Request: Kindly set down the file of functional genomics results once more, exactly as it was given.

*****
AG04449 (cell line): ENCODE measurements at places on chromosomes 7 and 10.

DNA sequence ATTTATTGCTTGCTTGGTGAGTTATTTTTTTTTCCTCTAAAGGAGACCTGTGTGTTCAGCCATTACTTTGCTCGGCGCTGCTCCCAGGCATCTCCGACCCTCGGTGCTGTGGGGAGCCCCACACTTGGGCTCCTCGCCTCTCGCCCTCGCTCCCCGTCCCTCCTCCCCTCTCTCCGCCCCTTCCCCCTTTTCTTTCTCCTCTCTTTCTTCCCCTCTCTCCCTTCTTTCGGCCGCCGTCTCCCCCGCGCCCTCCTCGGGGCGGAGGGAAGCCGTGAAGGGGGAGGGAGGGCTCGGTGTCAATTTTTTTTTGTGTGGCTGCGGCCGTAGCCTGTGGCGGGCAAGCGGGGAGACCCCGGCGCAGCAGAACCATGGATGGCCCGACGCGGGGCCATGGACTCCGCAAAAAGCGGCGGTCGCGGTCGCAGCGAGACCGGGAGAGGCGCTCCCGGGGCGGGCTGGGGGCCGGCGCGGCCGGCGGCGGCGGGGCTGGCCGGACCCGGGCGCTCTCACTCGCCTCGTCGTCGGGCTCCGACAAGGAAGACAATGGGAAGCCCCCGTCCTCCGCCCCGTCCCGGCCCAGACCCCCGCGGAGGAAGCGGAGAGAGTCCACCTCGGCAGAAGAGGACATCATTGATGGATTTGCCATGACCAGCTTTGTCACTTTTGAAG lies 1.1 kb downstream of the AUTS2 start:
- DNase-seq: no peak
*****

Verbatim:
AG04449 (cell line): ENCODE measurements at places on chromosomes 7 and 10.

DNA sequence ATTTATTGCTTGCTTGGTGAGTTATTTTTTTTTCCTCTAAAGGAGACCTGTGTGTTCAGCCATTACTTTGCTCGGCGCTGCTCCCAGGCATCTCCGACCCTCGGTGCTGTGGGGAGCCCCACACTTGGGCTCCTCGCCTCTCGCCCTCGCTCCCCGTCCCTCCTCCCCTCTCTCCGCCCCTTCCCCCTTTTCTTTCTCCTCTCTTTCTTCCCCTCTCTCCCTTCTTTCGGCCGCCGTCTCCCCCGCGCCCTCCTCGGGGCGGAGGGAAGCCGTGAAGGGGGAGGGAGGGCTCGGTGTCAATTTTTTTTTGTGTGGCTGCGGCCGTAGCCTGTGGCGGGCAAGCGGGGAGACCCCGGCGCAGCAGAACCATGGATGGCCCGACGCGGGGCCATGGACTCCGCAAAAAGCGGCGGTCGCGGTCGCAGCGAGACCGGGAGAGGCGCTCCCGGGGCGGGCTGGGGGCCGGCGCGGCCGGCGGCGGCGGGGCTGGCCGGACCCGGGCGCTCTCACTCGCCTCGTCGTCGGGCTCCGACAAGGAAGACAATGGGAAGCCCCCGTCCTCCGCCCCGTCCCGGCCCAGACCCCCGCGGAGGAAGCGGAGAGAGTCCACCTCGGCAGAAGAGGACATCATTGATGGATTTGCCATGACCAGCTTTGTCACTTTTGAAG lies 1.1 kb downstream of the AUTS2 start:
- DNase-seq: no peak